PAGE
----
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Ground Truthing/Seabed Sampling

We collect sediment samples from the seabed. Looking at the samples alongside the bathymetry and backscatter maps allows us to group seabed areas of similar nature, and create seabed habitat maps.

Grab samplers are used to take samples from the seabed surface. They ‘grab’ the top few centimetres of sediment using a container with a set of jaws (clamshell bucket).

Coring methods use an empty core tube, which penetrates the sea floor, and fills the tube with sediment. These methods retain the vertical structure of the sediment.

Grab Sampler

The grab sampler is the most popular method of ground truthing used by the INFOMAR project. A range of grabs have been used depending on which vessel it is operated from. Day, Shipek and Van Veen grabs are all used to recover sediment samples from the seafloor. These grab samples are used to provide a cross reference to the seabed type classifications that are made from the MBES backscatter datasets.

Shipek Grab
Shipek Grab
Shipek Grab Sample
Van Veen Grab
Van Veen Sample

Images of shipek grab; Van Veen grab with video camera attached that allows sampling team to describe the seabed morphology and biodiversity before sediment is recovered. From this it is possible to determine if the sample is representative of the immediate area from which the sediment is taken; Recovery using a Van Veen grab of a fine grained mud/silt sample from Galway Bay from RV Geo; Recovery using the Shipek grab of a coarse gravel with minor mud from the Irish Sea off Howth Head, Co. Dublin from RV Celtic Voyager.


Video of Van Veen grab sampler deployed from RV Geo in operation in Mulroy Bay, Co. Donegal. Click 'Play' to view.

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Box Corer

Another method of retrieving sediment from the seabed, the box core differs from grab samples in that it retains the vertical structure of the sediment. It comprises of a cylinder or box which has a weight attached to it within a frame. This is left to free fall through the water column and under the force of gravity is driven down through the seabed. A hinged grab then pivots to trap the sediment within the box which is then recovered onboard. Average penetration is 30 to 40 cm but is dependent on sediment type.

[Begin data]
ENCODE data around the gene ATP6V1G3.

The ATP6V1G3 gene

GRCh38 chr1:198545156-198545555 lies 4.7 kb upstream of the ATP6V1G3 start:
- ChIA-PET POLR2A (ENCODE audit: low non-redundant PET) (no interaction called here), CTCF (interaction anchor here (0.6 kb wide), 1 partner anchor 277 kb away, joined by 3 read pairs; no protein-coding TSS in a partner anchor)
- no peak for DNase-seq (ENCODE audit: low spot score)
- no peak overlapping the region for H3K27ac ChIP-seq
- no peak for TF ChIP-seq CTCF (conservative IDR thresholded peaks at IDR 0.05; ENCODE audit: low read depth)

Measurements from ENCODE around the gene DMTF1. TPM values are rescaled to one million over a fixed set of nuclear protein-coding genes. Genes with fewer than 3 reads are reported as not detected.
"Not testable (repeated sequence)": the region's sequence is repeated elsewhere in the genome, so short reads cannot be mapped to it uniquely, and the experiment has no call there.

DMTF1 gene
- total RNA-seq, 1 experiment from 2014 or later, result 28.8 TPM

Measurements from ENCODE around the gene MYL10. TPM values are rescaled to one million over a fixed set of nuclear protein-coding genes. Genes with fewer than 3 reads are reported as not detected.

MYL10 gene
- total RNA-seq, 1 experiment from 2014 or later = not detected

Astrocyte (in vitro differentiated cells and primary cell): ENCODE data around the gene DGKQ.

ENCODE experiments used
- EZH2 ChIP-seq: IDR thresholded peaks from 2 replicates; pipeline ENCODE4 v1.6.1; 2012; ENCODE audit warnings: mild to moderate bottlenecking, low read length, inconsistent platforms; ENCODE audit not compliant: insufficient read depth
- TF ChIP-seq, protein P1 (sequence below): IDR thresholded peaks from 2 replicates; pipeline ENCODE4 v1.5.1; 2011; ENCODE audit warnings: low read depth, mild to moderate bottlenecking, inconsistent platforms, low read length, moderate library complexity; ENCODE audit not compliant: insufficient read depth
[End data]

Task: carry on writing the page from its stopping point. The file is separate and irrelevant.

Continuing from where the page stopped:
Images of a Box corer (left) and a successful recovery with internal structure of the coarse shelly sand is conserved in the core from the Celtic Sea off the south coast of Ireland (right).

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The Geo Resources 3000 + 6000 vibrocore is another method of taking samples from beneath the seabed. It can recover cores of 3 or 6 metres depending on the sediment type, with best penetration in fine grained sediments. As the name suggests, the vibrocore is made up a base which sits on the seabed, a motor that crates vibrations that allows a metal cylinder (into which the plastic liner is inserted) to go through the sediments collecting sediment in the cylinder as it goes. When the core is recovered from the seabed, the plastic liner is removed with the undisturbed sediments safe inside. These are later cut in half, photographed, scanned and analysed to determine the changes in sediment through the core that may reveal information about the depositional environment in the past. Many of these cores are now being used to investigate changes in past climate which in turn may help scientist to understand current and future changes to climate. Click here for information on the most recent INFOMAR vibrocore leg off the west coast.

Images (Top to Bottom) of the vibrocore on the deck of the RV Celtic Explorer, Removing the plastic core liner which contains the undisturbed sediment from the vibrocore after a successful deployment, Core sediment from west of the Porcupine Bank in the Atlantic Ocean.

View Seabed Sediment Core Extraction Animation by RealSim Movies

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Vessels | Acquisition | Tides | Referencing | Sound Velocity | Ground Truthing | Survey Progress

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